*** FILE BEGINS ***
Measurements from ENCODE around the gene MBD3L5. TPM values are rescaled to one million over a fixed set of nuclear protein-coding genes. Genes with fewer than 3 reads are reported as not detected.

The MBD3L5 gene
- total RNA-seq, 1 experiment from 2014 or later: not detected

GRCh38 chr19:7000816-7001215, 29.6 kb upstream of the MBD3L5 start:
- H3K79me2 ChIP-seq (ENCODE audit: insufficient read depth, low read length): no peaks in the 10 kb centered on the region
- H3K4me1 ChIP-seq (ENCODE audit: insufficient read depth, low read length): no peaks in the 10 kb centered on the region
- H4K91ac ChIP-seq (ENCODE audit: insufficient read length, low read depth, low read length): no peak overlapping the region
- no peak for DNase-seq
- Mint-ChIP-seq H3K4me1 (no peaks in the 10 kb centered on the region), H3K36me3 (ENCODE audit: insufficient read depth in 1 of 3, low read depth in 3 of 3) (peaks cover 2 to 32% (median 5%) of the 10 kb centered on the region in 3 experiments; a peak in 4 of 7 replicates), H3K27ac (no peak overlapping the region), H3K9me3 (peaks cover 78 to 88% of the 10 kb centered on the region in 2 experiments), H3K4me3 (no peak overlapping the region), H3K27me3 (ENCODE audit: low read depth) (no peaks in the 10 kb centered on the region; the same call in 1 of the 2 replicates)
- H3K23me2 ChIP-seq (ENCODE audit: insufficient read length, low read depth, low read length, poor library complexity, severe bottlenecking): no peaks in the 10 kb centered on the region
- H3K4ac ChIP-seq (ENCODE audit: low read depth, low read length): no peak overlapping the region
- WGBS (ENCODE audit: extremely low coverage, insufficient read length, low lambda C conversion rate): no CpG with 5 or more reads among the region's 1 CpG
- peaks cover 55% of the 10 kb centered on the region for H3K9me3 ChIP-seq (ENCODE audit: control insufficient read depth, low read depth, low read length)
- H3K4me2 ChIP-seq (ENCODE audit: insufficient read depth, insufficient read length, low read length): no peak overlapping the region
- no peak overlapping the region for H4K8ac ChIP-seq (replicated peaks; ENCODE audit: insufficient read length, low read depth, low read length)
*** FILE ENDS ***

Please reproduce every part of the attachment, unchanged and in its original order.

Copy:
Measurements from ENCODE around the gene MBD3L5. TPM values are rescaled to one million over a fixed set of nuclear protein-coding genes. Genes with fewer than 3 reads are reported as not detected.

The MBD3L5 gene
- total RNA-seq, 1 experiment from 2014 or later: not detected

GRCh38 chr19:7000816-7001215, 29.6 kb upstream of the MBD3L5 start:
- H3K79me2 ChIP-seq (ENCODE audit: insufficient read depth, low read length): no peaks in the 10 kb centered on the region
- H3K4me1 ChIP-seq (ENCODE audit: insufficient read depth, low read length): no peaks in the 10 kb centered on the region
- H4K91ac ChIP-seq (ENCODE audit: insufficient read length, low read depth, low read length): no peak overlapping the region
- no peak for DNase-seq
- Mint-ChIP-seq H3K4me1 (no peaks in the 10 kb centered on the region), H3K36me3 (ENCODE audit: insufficient read depth in 1 of 3, low read depth in 3 of 3) (peaks cover 2 to 32% (median 5%) of the 10 kb centered on the region in 3 experiments; a peak in 4 of 7 replicates), H3K27ac (no peak overlapping the region), H3K9me3 (peaks cover 78 to 88% of the 10 kb centered on the region in 2 experiments), H3K4me3 (no peak overlapping the region), H3K27me3 (ENCODE audit: low read depth) (no peaks in the 10 kb centered on the region; the same call in 1 of the 2 replicates)
- H3K23me2 ChIP-seq (ENCODE audit: insufficient read length, low read depth, low read length, poor library complexity, severe bottlenecking): no peaks in the 10 kb centered on the region
- H3K4ac ChIP-seq (ENCODE audit: low read depth, low read length): no peak overlapping the region
- WGBS (ENCODE audit: extremely low coverage, insufficient read length, low lambda C conversion rate): no CpG with 5 or more reads among the region's 1 CpG
- peaks cover 55% of the 10 kb centered on the region for H3K9me3 ChIP-seq (ENCODE audit: control insufficient read depth, low read depth, low read length)
- H3K4me2 ChIP-seq (ENCODE audit: insufficient read depth, insufficient read length, low read length): no peak overlapping the region
- no peak overlapping the region for H4K8ac ChIP-seq (replicated peaks; ENCODE audit: insufficient read length, low read depth, low read length)